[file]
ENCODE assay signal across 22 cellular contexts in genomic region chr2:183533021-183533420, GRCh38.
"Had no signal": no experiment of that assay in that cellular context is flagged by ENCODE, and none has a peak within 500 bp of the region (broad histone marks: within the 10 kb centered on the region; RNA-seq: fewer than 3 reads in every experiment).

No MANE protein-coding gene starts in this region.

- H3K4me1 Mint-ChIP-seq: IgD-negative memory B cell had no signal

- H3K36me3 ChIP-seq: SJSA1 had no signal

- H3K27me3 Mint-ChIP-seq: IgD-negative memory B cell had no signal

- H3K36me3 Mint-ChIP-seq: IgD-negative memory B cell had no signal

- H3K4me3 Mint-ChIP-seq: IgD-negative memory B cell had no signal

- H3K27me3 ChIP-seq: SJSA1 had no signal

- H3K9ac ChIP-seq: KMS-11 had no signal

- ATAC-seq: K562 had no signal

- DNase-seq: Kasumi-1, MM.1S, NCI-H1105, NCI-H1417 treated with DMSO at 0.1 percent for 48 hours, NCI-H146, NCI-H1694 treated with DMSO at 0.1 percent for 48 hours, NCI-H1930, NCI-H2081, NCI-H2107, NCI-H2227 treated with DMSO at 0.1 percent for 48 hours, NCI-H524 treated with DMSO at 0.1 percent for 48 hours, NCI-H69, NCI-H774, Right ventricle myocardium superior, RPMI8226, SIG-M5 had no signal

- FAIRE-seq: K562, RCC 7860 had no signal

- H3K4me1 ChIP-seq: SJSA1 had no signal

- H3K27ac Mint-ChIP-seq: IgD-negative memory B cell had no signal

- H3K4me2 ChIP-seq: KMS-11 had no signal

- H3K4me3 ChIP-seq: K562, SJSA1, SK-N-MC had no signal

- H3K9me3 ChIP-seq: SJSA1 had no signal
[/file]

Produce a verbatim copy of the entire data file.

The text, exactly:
ENCODE assay signal across 22 cellular contexts in genomic region chr2:183533021-183533420, GRCh38.
"Had no signal": no experiment of that assay in that cellular context is flagged by ENCODE, and none has a peak within 500 bp of the region (broad histone marks: within the 10 kb centered on the region; RNA-seq: fewer than 3 reads in every experiment).

No MANE protein-coding gene starts in this region.

- H3K4me1 Mint-ChIP-seq: IgD-negative memory B cell had no signal

- H3K36me3 ChIP-seq: SJSA1 had no signal

- H3K27me3 Mint-ChIP-seq: IgD-negative memory B cell had no signal

- H3K36me3 Mint-ChIP-seq: IgD-negative memory B cell had no signal

- H3K4me3 Mint-ChIP-seq: IgD-negative memory B cell had no signal

- H3K27me3 ChIP-seq: SJSA1 had no signal

- H3K9ac ChIP-seq: KMS-11 had no signal

- ATAC-seq: K562 had no signal

- DNase-seq: Kasumi-1, MM.1S, NCI-H1105, NCI-H1417 treated with DMSO at 0.1 percent for 48 hours, NCI-H146, NCI-H1694 treated with DMSO at 0.1 percent for 48 hours, NCI-H1930, NCI-H2081, NCI-H2107, NCI-H2227 treated with DMSO at 0.1 percent for 48 hours, NCI-H524 treated with DMSO at 0.1 percent for 48 hours, NCI-H69, NCI-H774, Right ventricle myocardium superior, RPMI8226, SIG-M5 had no signal

- FAIRE-seq: K562, RCC 7860 had no signal

- H3K4me1 ChIP-seq: SJSA1 had no signal

- H3K27ac Mint-ChIP-seq: IgD-negative memory B cell had no signal

- H3K4me2 ChIP-seq: KMS-11 had no signal

- H3K4me3 ChIP-seq: K562, SJSA1, SK-N-MC had no signal

- H3K9me3 ChIP-seq: SJSA1 had no signal